In June, 56 Indonesian MPs – including members of Muslim political groups – called upon the President to abolish sharia-inspired decrees and ordinances adopted in recent years in various districts and towns around the country, reports the French Catholic monthly Eglises d’Asie (June 16). Following Suharto’s fall in 1998 and decentralization, 22 districts and municipalities have introduced sharia-based regulations, meeting criticism, but no legal opposition.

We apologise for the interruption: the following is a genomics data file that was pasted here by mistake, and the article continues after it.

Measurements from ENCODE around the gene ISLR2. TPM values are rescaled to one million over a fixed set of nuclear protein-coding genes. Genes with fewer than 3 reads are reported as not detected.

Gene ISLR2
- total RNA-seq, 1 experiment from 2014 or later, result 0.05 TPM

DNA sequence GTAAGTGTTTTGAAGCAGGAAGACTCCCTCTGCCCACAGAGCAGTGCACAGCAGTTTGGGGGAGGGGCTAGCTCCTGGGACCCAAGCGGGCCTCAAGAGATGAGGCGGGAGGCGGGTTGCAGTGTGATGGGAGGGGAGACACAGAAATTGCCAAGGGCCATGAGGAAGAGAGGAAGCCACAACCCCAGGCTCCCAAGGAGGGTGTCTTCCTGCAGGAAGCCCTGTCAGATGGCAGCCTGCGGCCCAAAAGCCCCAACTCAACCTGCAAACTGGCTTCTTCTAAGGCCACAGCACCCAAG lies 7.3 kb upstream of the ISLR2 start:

The MPs’ initiative represents a first attempt in what is seen as a possible new trend against tendencies to Islamicize the Indonesian legal system. At the same time, the government seems to have become more opposed to radical Muslim groups. While it had already expressed similar views in the past, the government appears to be willing to use appropriate means to counter radical trends in the name of security and public order.
(Eglises d’Asie, 128 rue du Bac, 75341 Paris Cedex 07, France –http://eglasie.mepasie.org)
— By Jean-Francois Mayer